Interrogations by nature and design are aggressively enacted, resulting in combative or even violent exchanges – decreasing the viability of eliciting intel or confessions. This is why this strategy is practiced:
The concept and practice of applying affable negotiation behavior and methods for the intended purposes and results of invasive interrogations.
The focus has been on how individuals can develop sufficient trust in one another to exchange information about their preferences, then seek an accommodation of their differences.
Negotiation directives range from compromise and mediation to haggle and interrogation. Interrogations represent the hardest form of negotiating.
When people enter into negotiations or mediations, they understand they may need to sacrifice some of their interests in order to reach a mutual agreement for both parties at some level, equality.
On the contrary, when subjects enter into loss prevention interrogation, they have no intentions of sacrificing any of their interests.
Interrogation subjects are typically motivated to stake themselves to a position of innocence and to vehemently defend that position.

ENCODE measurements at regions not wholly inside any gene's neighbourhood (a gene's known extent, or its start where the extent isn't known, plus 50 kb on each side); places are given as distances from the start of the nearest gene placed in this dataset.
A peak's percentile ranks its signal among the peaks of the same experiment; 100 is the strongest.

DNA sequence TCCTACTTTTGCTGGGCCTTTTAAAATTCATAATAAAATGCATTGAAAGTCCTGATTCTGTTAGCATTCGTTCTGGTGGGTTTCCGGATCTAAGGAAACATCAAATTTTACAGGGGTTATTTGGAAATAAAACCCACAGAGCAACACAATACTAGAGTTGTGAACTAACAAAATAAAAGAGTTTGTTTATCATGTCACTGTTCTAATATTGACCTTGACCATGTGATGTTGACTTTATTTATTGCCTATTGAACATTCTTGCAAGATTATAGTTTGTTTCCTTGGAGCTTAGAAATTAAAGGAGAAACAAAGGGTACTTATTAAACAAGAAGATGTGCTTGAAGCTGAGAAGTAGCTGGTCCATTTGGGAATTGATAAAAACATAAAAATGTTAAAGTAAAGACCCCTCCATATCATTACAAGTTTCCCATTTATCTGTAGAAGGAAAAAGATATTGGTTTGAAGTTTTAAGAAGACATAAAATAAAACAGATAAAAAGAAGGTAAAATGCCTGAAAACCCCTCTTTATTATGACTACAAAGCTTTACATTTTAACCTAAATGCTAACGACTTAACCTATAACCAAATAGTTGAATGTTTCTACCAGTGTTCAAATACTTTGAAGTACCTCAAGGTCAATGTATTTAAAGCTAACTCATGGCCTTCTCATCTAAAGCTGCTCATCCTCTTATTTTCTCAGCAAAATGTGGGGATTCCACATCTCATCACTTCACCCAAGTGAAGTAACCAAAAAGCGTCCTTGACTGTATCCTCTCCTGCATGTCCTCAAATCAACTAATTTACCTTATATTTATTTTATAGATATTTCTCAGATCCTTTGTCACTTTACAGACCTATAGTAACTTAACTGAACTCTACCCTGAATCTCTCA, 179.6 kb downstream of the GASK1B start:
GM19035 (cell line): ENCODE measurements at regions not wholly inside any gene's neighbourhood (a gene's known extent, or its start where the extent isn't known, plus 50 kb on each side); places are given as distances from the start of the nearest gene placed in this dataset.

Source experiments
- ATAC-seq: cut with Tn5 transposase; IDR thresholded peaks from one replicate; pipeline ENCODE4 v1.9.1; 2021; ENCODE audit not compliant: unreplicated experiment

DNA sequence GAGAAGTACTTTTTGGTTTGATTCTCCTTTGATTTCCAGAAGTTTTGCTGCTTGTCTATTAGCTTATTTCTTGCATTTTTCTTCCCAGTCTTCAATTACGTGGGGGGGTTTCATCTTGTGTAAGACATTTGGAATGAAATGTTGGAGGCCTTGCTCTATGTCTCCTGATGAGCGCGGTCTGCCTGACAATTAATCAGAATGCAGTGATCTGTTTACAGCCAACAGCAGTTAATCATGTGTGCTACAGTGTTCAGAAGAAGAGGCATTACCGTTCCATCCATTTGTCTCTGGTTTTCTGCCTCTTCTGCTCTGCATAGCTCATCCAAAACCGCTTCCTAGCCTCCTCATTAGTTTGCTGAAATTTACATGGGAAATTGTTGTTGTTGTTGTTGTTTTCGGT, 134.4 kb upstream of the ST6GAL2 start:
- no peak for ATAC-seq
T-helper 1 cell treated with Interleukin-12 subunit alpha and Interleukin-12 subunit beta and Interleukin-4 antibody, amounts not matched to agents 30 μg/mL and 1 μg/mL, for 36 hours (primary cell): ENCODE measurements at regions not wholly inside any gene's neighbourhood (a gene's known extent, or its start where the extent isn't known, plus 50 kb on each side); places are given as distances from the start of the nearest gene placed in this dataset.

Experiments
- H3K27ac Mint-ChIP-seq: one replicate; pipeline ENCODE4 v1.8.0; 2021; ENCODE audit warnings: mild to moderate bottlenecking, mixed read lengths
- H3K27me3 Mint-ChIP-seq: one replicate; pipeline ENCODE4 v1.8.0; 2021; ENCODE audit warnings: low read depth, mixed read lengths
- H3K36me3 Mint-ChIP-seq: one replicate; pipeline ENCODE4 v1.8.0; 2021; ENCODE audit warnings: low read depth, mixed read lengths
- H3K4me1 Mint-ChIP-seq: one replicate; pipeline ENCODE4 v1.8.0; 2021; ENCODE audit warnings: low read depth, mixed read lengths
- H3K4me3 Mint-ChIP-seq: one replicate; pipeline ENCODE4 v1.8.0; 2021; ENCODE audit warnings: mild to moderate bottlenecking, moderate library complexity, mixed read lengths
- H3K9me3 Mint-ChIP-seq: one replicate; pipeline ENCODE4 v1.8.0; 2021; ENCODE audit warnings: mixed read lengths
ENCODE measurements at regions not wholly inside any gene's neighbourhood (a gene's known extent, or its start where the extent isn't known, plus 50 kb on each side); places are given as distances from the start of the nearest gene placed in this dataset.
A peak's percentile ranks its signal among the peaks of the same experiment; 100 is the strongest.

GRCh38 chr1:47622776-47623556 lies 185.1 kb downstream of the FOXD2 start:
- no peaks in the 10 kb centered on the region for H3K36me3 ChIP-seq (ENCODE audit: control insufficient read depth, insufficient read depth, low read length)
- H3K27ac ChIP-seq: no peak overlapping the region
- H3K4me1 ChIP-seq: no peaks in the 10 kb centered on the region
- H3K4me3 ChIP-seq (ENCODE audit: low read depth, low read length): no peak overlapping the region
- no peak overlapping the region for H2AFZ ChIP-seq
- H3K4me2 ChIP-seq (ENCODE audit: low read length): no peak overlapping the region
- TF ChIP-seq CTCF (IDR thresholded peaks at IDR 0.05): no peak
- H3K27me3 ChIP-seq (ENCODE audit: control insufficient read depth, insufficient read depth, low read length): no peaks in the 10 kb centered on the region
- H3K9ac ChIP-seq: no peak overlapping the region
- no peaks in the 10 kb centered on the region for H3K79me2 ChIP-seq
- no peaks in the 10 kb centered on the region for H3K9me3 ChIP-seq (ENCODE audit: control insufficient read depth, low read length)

Skilled interrogators overcome these obstacles by reducing their subject’s resistance, creating shared interests and perceived benefits for confessing.
The most appealing and relevant aspect of negotiation theory is the principle that one should try to learn as much as possible about an opponent’s strengths, weaknesses, fears, needs, and aspirations.
In contrast to the adoption of harsh measures involving the use of force, interrogations that rely on building rapport with a subject—so vital to successful negotiations—would seem an attractive method.
Every negotiation requires compromise and trade-offs. You are not going to win on every issue. This mindset could be applied as per interrogations.
It is an approach that can lead to the development of a human connection between two sides with unity.
This is to reap the benefits of otherwise invasive interrogations without the negative side effects.